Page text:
Vitamix Next Generation vs. Traditional Models: Small Recipes

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This Vitamix model comparison involves small-volume recipes. Featured are the Vitamix Professional Series 750 and the Vitamix 5200. The Pro Series 750 is a “Next Generation” Vitamix model and is representative of other models in this line including the Professional Series 300 and Vitamix 7500. The 5200 is representative of all 2.0 horsepower machines in the tradional Vitamix home line.

A test is run using identical ingredients and ingredient volumes in each blender. The purposely-chosen small-volume recipe is intended to test the blenders’ performance relative to its container and/or blade size. In theory, a container with a wider base may have more difficulty blending small-volume recipes than its more narrow-based counterpart.

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The results show that for a recipe with a total volume of 6 oz. the “traditional” Vitamix models such as the 5200 may be slightly more effective than the “Next Generation” models, presumably because of the 5200’s narrower base. Also, with fewer ingredients being thrown around the sides and lid of the container, the 5200 actually produced a slightly higher volume yield. As ingredient volume of the recipe increases, these differences will become more and more negligible. I would expect a recipe of at least 8 ounces to result in almost no difference in yield from these two models.

 

5 comments so far. Have questions? Fire away! We can discuss it right here.
  1. BD, thanks for your prompt reply on my previous question. When blending smaller volumes would it be better use the 32 oz container or are the width dimensions of both 64 and 32oz the same? Wish I asked this question prior to spending $132 on a 32oz container.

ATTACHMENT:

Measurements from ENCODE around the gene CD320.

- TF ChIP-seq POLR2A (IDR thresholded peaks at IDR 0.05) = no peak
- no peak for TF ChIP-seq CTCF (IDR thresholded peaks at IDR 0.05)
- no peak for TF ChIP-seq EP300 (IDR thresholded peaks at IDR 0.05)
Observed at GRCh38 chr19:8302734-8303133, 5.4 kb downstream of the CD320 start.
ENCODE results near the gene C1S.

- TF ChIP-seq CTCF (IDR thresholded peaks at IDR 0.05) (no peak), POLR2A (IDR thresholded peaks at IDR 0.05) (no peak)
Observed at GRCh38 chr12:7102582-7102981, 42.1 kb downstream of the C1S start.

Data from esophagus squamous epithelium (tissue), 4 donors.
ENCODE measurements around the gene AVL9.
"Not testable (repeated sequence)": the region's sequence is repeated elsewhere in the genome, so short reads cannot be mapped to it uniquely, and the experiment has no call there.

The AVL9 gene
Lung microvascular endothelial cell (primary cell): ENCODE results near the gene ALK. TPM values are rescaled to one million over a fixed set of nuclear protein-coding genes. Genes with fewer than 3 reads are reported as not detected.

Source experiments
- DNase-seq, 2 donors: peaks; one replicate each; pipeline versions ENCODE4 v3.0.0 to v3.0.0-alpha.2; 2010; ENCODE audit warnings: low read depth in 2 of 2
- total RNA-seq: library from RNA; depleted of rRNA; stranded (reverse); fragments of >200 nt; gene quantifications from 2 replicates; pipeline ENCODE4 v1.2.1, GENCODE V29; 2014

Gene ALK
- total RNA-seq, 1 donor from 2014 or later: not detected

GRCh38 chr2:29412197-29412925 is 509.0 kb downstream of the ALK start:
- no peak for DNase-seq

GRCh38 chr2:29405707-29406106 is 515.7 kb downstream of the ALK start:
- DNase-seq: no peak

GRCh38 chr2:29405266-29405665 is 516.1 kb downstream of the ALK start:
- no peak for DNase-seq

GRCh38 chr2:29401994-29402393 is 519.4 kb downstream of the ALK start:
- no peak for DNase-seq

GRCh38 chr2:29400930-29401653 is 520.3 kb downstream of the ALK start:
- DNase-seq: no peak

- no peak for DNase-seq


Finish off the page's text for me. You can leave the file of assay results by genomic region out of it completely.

• bd

      Jason, the 32-ounce container is the one Vitamix container I would recommend above all others for very small recipe quantities. The reason for this is because it is narrower at its base than any other container which, in combination with the 3-inch blade, works well for recipes of just a few ounces (single-serving salad dressings, for instance). Once you get to the 48-ounce containers and above, the overall sizes change, but the base widths relative to the blades are the same, meaning they will all be equally effective for small recipes.

      You can make small recipes out of just about any size container, but some require more “help” than others on the part of the user.

      • Thanks for the feed back BD, I should have been more specific. This is regard to the G series containers, which I believe are 4 inch blades? please correct me if I am wrong…

        • bd

          Yes, the Next Generation (G-Series) models have 64-ounce containers with 4-inch blades. The traditional (C-Series) models have taller, more narrow 64-ounce containers with 3-inch blades. A 3-inch blade is also found in the 32-ounce container. This container has a narrower base than either of the 64-ounce containers. For this reason, it would be more effective for super-small recipes of only a few ounces.

          • Excellent! Thank you for clarifying BD! You’re the man!

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